Super Bowl L(ed)

With the kick-off of Super Bowl L between the Carolina Panters and the Denver Broncos a few hours away I decided to show the ultimate team spirit and blink my NodeMCU and RGB LED in the colors of Broncos Country: orange and blue. It makes for an excellent opportunity to get some hands on experience with Pulse-Width Modulation and NodeMCU's PWM module before the big game kick-off.1

A common method to 'mix' a custom color of a RGB LED is by controlling the brightness of each of the individual three colors. The brightness of a LED can be controlled by adjusting the duty cycle.

If we dim all three colors in equal amounts, the result will be white light. Red equally mixed with green will gets us yellow. From a Bronco's perspective I mix the following RGB recipe: set red fully on, and green 50% brightness and blue off will get us an orange color.

NodeMCU's PWM module provides a set of commands that do exactly this.

config.lua

First we need to define the pins which are connected to the respective RGB legs respectively. A separate config.lua script contains all variables that are relevant for adjustments. See code snippet below.

-[[
config.lua | Tiest van Gool

Global variables definitions for usage across various lua scripts  
--]]

--NodeMCU Pin Definitions
PIN_R = 1 --GPIO5 Red  
PIN_G = 2 --GPIO4 Green  
PIN_B = 5 --GPIO14 Blue

-- Status Message
print("Global variables loaded")  

pwm.lua

Controlling the brightness of the RGB LED using the PWM module is realized here. Lets examine this script a little closer. In order to accomplish the blinking I have defined 3 different routines:

  • The initialization routine rgb_init sets the RGB pins to PWN mode with the command pwm.setup(). Once activated pwm.start() enables detection of the waveform on the GPIOs.
  • The routine rgb_duty mixes the actual color of the LED by adjusting the duty cycles pwm.setduty(). The parameter color is evaluated to determine what color to output. A duty value of 0 turns the pin to full brightness while 1023 is off.
  • Lastly the rgb_toggle routine alternates the LED color from orange to blue. The parameter color is alternated and passed on to the routine rgb_duty for the color adjustment.

At the end the script toggles the color value from orange (3) to blue (2) in a 2 second interval leveraging a modified Blink! script as described in this post.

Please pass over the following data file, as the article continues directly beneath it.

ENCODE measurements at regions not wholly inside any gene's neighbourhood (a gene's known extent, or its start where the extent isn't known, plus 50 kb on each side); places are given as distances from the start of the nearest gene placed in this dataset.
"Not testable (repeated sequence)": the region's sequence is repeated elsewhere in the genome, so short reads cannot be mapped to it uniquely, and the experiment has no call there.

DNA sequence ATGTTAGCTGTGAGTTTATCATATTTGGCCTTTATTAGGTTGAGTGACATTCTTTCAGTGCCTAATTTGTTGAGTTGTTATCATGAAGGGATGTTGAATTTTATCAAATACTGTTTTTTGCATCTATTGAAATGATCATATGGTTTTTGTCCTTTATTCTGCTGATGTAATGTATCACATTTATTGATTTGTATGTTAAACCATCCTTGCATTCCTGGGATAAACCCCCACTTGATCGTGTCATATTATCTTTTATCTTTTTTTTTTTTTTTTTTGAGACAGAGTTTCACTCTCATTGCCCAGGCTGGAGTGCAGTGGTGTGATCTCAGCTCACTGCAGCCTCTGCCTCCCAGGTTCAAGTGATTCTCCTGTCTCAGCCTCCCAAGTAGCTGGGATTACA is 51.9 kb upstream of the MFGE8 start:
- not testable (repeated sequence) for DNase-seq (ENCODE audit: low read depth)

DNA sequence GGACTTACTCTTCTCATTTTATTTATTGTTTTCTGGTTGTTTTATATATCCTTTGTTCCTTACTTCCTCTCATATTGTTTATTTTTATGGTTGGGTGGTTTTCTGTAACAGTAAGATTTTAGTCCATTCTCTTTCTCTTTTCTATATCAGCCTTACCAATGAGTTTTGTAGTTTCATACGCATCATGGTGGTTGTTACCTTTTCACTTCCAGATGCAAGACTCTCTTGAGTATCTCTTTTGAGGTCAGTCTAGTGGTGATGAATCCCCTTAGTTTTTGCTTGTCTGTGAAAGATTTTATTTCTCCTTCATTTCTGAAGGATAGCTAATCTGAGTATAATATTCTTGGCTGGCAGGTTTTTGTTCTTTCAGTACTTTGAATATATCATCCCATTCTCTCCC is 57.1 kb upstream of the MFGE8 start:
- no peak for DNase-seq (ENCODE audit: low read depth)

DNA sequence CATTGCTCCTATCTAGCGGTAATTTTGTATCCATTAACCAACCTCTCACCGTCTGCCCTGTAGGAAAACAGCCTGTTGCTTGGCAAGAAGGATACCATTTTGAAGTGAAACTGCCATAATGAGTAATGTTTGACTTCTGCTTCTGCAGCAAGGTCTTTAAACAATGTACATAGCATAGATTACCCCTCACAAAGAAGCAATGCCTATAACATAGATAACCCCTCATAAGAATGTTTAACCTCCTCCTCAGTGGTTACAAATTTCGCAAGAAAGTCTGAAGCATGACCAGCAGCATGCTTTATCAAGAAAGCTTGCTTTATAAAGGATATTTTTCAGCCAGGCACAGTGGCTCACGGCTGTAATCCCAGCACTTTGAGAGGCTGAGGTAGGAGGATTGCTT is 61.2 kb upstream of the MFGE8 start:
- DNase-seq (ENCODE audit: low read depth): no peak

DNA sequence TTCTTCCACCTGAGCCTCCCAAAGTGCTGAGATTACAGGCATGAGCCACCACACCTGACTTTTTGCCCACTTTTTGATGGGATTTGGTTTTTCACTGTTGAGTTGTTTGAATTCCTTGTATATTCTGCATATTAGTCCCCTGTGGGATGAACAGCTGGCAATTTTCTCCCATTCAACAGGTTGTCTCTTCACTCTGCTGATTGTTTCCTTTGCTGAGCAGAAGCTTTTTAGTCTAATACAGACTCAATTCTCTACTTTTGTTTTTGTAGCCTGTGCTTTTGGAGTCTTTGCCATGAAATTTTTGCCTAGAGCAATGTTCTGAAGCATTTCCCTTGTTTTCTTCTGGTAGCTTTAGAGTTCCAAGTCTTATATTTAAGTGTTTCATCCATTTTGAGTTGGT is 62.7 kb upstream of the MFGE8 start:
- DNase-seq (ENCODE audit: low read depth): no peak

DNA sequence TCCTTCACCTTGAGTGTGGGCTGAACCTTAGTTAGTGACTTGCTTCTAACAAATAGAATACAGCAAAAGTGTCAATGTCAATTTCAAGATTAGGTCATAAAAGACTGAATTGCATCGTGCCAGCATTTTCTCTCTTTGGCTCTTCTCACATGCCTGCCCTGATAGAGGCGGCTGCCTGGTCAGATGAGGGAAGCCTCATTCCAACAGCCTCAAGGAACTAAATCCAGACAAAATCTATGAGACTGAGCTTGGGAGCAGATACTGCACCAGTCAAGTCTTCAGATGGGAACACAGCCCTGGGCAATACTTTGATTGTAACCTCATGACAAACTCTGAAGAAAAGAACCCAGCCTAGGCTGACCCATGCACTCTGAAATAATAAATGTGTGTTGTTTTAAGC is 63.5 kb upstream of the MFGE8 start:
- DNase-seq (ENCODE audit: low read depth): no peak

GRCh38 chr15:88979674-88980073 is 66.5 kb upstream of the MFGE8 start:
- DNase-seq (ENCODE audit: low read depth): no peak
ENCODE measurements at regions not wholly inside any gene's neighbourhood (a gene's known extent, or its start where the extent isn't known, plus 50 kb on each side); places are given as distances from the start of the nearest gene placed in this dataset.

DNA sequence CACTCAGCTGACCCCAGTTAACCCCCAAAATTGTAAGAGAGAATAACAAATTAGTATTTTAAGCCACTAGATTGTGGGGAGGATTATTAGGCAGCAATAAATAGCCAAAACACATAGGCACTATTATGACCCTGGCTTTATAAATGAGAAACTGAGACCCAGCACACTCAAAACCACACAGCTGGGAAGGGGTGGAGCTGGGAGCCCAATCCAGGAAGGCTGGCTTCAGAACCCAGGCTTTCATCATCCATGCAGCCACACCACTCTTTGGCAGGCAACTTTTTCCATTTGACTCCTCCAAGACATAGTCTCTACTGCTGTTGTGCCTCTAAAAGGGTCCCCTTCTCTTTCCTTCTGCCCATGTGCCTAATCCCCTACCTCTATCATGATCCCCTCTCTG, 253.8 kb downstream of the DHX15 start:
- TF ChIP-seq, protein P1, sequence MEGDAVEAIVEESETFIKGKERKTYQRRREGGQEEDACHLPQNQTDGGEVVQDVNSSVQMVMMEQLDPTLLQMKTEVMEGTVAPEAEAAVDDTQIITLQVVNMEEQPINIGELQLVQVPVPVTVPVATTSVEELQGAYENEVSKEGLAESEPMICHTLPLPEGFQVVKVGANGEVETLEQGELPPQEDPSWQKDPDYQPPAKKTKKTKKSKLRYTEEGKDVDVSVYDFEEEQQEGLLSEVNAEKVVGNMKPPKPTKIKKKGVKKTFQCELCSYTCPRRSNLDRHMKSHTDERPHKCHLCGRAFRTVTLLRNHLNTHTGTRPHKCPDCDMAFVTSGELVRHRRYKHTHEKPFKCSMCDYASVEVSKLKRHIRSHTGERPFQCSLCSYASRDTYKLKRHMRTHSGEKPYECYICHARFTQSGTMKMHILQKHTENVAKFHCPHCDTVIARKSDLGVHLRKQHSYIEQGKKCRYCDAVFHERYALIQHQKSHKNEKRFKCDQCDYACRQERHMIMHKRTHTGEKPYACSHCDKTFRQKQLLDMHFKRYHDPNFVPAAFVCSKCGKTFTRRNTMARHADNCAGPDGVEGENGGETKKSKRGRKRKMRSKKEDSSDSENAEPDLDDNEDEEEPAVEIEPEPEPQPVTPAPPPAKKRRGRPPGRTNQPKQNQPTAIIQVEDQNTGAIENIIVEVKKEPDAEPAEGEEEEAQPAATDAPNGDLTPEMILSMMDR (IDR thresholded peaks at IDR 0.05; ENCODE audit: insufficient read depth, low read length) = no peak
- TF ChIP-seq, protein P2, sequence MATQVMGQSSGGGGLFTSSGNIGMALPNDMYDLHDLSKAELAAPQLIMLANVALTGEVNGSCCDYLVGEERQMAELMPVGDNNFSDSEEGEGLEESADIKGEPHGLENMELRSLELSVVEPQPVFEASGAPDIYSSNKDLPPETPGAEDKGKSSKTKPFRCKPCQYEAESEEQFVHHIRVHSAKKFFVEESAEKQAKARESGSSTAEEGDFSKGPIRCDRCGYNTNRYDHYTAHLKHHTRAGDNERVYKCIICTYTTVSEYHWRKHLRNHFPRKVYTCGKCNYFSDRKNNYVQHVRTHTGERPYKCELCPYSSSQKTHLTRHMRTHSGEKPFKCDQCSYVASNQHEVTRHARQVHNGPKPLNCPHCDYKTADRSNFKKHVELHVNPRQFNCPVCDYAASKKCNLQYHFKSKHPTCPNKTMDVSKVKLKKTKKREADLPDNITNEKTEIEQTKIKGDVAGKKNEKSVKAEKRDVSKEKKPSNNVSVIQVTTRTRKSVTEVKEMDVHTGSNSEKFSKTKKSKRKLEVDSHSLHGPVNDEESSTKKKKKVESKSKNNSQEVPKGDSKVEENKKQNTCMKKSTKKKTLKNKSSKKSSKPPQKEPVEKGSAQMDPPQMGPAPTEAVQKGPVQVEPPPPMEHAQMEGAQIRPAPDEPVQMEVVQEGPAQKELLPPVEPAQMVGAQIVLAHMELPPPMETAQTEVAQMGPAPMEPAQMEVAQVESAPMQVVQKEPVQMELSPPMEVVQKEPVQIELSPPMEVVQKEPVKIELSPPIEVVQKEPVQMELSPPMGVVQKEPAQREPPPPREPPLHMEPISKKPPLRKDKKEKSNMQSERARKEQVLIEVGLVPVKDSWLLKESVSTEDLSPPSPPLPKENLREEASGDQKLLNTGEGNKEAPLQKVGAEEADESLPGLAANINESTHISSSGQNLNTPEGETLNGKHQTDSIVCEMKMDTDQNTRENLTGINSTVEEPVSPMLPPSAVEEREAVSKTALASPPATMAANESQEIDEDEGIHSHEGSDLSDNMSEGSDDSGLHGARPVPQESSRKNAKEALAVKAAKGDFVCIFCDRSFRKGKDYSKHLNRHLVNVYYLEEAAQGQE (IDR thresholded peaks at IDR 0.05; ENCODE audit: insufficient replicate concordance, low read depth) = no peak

--[[
pwm_blink.lua | Tiest van Gool

Serves as actual init file to enable testing and debugging during initialization mode.  
--]]

-- Load global user-defined variables'
dofile("config.lua")

-- Initialization routine for RGB LED pins'
function rgb_init(freq, duty)  
  -- Configure PWM (freq, 50% duty cycle[512/1023])  
  pwm.setup(PIN_R, freq, duty)     -- Red
  pwm.setup(PIN_G, freq, duty)     -- Green
  pwm.setup(PIN_B, freq, duty)     -- Blue

  --Start the PWM on the pins (Defaults to white)
  pwm.start(PIN_R)
  pwm.start(PIN_G)
  pwm.start(PIN_B)
end

-- Routine to set color of RGB LED based on local variable
-- Default set color to orange or white
function rgb_duty(color)  
  if color == 0 then
    -- RED COLOR
    pwm.setduty(PIN_R, 0)
    pwm.setduty(PIN_G, 1023)
    pwm.setduty(PIN_B, 1023)
  elseif color == 1 then 
   -- GREEN COLOR
    pwm.setduty(PIN_R, 1023)
    pwm.setduty(PIN_G, 0)
    pwm.setduty(PIN_B, 1023)
  elseif color == 2 then
    -- BLUE COLOR
    pwm.setduty(PIN_R, 1023)
    pwm.setduty(PIN_G, 1023)
    pwm.setduty(PIN_B, 0)
  elseif color == 3 then
    -- ORANGE COLOR
    pwm.setduty(PIN_R, 0)
    pwm.setduty(PIN_G, 512)
    pwm.setduty(PIN_B, 1023)
  else
    -- WHITE COLOR
    pwm.setduty(PIN_R, 0)
    pwm.setduty(PIN_G, 0)
    pwm.setduty(PIN_B, 0)
  end
end

-- LED Initialization
rgb_init(100, 1023)  
print("LED Initialized")  
color = 2  
print("Blue color")

-- Routine to toggle color of LED Orange and Blue
function rgb_toggle ()  
  -- BLUE COLOR
  if color == 2 then
    print("color 2 - BLUE")
    color = 3
    rgb_duty(color) -- Turn LED Orange
  -- ORANGE COLOR
  elseif color == 3 then
    print("color 3 - ORANGE")
    color = 2
    rgb_duty(color) -- Turn LED Blue
  else
    print("color X - WHITE")
    color = 3
    rgb_duty(color) -- Turn LED White
  end
end

-- Create interval for toggling color
tmr.alarm(0, 2000, 1, rgb_toggle)  

init.lua

NodeMCU uses init.lua as the auto executable which is invoked upon boot-up. The script below calls the init_broncos.lua. It contains a 10 second delay to allow for cancelling the excution in the situation of an error in order to interrupt and endless loop.

--[[
init.lua | Tiest van Gool

Init.lua is automatically executed on bootup of the NodeMCU. This launcher file loads the actual init_XYZ file only when everything has been tested and debugged.  
A 15 second delay has been added in case of error and enable abort.  
--]]


-- Set local variable
FileToExecute="pwm.lua"

-- Set timer to abort initialization of actual program
print("You have 15 second to enter file.remove('init.lua') to abort")  
tmr.alarm(0, 15000, 0, function()  
  print("Executing: ".. FileToExecute)
  dofile(FileToExecute)
end)  

Once the scripts are uploaded onto the NodeMCU your RGB LED should be proudly blinking in the colors of the Denver Broncos: orange/blue. We've successfully mixed colors by leveraging the PWM module and duty cycles.

Update 2/07: The Denver Broncos have won Super Bowl 50 with 24 - 10 where the defense dominated Cam and the Panthers.

[^n] Republished and modified based on my original blog post created on February 7th 2016.

Tiest van Gool

Boulder, CO

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